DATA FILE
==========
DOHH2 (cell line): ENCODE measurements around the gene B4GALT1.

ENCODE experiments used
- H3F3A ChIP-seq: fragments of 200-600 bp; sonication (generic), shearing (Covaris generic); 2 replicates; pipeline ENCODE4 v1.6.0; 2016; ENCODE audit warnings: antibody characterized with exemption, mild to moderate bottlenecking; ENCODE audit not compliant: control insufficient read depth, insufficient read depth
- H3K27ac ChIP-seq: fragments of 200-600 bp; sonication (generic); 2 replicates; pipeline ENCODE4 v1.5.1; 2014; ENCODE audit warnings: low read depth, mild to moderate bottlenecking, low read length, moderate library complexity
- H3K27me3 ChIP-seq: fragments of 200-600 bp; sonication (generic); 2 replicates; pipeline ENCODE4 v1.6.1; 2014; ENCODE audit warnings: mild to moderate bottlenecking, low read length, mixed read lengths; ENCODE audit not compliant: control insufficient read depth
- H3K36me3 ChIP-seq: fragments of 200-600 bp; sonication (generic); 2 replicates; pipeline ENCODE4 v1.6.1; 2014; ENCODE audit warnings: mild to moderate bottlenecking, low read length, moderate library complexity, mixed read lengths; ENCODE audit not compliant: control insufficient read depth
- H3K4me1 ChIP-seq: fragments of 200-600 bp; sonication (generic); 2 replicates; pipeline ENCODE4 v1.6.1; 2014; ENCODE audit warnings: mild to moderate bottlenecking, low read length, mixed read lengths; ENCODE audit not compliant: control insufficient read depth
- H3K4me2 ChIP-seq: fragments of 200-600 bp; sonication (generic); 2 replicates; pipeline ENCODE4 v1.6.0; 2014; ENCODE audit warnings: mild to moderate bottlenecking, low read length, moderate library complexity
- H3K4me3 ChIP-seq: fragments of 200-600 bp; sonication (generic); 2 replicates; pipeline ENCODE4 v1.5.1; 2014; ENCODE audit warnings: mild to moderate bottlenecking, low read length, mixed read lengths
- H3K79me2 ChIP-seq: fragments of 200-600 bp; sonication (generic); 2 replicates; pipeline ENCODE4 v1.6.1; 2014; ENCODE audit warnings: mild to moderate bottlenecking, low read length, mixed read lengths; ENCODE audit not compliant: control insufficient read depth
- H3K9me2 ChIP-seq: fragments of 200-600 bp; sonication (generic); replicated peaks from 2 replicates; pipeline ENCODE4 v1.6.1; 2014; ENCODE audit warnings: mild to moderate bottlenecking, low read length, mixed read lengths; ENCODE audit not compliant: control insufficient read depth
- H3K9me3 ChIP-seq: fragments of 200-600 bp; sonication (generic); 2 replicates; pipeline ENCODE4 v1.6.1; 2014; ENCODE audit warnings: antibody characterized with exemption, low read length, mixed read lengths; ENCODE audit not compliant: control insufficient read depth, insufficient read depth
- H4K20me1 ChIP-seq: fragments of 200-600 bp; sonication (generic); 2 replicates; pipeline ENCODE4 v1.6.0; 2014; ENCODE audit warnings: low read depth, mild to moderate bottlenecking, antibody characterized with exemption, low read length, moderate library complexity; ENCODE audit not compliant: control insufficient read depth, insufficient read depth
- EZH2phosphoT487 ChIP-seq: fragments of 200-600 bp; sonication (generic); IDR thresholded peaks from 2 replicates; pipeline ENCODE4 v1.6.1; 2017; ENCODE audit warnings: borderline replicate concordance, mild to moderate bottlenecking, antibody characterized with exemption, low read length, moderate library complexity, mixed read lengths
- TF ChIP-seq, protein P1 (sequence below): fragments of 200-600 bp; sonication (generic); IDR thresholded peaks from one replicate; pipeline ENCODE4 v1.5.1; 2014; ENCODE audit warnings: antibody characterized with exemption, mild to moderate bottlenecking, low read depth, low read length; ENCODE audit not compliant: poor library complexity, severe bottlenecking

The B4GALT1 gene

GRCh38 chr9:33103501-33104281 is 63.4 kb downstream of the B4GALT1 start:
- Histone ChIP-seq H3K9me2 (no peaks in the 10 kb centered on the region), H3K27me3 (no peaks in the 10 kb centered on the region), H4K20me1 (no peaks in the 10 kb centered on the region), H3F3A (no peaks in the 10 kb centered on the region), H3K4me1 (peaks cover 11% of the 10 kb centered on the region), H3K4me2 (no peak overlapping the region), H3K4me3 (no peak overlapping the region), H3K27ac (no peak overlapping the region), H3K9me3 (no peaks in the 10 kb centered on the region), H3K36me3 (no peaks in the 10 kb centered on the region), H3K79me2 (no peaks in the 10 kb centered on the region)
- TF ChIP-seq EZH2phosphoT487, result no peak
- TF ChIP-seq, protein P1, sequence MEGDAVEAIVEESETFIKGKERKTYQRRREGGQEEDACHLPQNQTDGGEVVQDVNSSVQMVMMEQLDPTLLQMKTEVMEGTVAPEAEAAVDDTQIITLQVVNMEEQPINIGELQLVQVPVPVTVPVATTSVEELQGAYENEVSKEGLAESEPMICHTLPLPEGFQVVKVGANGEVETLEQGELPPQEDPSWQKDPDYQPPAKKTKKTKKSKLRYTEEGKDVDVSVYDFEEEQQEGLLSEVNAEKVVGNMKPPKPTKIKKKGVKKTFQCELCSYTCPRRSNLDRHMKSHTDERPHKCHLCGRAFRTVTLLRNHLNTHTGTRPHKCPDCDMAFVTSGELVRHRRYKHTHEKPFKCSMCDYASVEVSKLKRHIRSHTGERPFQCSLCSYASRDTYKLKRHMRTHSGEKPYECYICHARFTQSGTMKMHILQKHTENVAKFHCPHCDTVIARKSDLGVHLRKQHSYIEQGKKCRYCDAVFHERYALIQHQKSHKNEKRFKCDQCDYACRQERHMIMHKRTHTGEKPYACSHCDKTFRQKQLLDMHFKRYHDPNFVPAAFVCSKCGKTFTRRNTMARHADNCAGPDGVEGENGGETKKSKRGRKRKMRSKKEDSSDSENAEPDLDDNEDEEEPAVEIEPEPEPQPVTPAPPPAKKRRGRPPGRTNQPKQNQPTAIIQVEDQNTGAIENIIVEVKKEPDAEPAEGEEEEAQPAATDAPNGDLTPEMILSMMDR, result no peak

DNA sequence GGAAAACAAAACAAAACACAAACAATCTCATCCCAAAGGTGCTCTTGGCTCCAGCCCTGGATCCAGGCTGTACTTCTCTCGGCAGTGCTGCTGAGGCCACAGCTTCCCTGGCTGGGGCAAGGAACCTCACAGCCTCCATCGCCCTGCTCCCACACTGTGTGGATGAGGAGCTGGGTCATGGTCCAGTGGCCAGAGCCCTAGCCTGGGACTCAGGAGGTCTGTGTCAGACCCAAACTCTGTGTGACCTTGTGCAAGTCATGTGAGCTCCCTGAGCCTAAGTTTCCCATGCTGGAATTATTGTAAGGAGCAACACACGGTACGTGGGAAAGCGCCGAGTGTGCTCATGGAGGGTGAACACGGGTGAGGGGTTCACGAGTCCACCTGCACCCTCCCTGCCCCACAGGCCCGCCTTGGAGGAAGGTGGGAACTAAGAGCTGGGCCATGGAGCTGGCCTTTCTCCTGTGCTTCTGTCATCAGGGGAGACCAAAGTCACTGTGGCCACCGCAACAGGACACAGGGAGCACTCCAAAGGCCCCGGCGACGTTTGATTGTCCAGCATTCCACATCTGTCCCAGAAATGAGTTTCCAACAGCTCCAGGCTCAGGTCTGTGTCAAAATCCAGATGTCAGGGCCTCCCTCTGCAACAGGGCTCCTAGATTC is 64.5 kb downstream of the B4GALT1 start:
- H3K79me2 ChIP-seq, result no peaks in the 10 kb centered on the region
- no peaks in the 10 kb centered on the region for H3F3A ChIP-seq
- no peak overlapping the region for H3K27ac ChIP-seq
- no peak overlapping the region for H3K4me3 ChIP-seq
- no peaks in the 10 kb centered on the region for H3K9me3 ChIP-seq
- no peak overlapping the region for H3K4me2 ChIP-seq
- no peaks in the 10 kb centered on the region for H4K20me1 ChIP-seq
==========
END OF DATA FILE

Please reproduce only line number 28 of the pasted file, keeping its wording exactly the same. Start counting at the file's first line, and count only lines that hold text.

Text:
- no peaks in the 10 kb centered on the region for H4K20me1 ChIP-seq